Scratch that. Volkswagen knowingly went out of their way to break the law, did as much as they could to cover up that fact, and only admitted to wrongdoing when the evidence was so heavy that the German giant couldn’t stand under the weight of its own conspiracy.
Nearly 11 million vehicles worldwide — of which 482,000 made their way to the United States — were fitted with a “defeat device” which used a different engine map when being tested for emissions. That device allowed the Volkswagen TDIs to pass sniffer tests on a dyno, but on-road evaluations by the International Council on Clean Transportation showed the four-cylinder diesels were emitting up to 40 times the allowable nitrogen oxides in the real world.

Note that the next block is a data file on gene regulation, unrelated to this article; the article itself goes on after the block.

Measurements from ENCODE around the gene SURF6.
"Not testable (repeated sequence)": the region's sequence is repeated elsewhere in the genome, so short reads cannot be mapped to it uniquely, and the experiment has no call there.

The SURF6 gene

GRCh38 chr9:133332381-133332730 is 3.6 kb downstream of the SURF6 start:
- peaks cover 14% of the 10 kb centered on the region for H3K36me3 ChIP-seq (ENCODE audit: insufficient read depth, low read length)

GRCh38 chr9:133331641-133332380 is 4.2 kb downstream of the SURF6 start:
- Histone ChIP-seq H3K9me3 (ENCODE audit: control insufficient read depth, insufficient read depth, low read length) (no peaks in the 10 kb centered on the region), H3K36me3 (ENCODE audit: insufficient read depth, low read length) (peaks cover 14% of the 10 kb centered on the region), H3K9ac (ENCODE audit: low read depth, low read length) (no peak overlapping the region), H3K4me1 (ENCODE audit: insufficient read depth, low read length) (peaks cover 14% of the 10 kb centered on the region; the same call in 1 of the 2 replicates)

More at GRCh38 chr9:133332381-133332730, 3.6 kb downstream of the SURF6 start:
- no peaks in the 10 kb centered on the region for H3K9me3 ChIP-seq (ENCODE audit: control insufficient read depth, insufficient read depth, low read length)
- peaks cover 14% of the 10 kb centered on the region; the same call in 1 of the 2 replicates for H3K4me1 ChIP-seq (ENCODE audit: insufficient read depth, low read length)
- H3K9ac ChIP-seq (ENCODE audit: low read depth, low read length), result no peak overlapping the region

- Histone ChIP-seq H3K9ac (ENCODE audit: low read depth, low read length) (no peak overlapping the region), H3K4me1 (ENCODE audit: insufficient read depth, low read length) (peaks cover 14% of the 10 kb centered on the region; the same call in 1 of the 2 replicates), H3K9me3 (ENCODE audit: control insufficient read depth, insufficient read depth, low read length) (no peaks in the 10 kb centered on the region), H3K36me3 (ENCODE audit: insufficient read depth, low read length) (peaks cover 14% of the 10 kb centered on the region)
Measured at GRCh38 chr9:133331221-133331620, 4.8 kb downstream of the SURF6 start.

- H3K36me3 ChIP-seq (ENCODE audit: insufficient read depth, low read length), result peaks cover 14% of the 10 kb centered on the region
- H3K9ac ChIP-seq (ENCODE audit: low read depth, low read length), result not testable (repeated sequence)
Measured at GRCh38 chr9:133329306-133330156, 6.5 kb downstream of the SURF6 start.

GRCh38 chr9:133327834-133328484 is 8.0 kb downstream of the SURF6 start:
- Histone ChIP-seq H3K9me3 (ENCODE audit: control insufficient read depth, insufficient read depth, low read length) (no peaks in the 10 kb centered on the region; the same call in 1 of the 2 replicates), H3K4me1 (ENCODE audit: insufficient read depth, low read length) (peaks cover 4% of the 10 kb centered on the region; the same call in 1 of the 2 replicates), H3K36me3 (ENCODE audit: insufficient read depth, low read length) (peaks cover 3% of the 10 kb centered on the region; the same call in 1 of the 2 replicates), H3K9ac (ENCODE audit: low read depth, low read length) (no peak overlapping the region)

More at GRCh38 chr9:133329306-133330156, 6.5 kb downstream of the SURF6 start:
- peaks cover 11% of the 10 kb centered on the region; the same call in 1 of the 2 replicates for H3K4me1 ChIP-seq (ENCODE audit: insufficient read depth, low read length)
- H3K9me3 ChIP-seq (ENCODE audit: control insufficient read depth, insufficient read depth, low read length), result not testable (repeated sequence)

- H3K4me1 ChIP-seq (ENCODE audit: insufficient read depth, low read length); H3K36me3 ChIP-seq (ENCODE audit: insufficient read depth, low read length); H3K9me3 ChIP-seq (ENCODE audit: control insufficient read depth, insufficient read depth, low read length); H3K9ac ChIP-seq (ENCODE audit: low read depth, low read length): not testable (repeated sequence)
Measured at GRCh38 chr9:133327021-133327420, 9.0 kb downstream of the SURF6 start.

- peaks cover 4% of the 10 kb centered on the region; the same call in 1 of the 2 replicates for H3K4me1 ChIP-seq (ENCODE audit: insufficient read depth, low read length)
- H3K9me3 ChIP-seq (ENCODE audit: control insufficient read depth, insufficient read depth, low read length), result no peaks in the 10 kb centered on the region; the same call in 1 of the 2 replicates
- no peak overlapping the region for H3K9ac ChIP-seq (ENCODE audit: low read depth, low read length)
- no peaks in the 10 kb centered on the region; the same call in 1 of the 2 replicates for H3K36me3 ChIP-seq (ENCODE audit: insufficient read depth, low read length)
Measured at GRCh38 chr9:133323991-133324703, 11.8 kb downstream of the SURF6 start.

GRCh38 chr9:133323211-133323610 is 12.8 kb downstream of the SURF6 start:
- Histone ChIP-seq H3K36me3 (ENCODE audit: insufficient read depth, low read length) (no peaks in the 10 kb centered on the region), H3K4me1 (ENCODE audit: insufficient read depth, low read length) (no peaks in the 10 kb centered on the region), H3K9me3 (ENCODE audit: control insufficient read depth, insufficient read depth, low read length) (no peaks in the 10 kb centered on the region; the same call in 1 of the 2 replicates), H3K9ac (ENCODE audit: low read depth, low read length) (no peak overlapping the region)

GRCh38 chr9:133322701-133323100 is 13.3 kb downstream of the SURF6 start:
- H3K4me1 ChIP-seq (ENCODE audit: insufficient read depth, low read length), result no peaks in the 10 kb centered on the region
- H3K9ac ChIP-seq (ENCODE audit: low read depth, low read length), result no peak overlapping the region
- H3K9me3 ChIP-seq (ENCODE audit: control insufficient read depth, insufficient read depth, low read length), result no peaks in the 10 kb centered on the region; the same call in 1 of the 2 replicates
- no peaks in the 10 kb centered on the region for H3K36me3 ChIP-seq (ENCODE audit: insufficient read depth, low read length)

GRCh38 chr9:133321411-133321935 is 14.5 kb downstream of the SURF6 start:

A few things are going to happen. None of it will be pretty. Nobody is going to walk away from this without oily blowback on their faces.
SykeGiven it's got a factory radio, did it also have the factory heater (as opposed to one of the aftermarket heaters as I had in my 1937 Buick Special)?
SCE to AUXI have difficulty identifying any car made before my year of birth (1963), and I never would have guessed at this one.Thanks for the history lesson. It was also a reminder that if transported back in time, I'd have difficulty even operating this vehicle. I've driven a column shift exactly once, but I've never operated a radio like that!
LincolnThat radio unit is quite the find. It must have been a ridiculously expensive option in the '30s.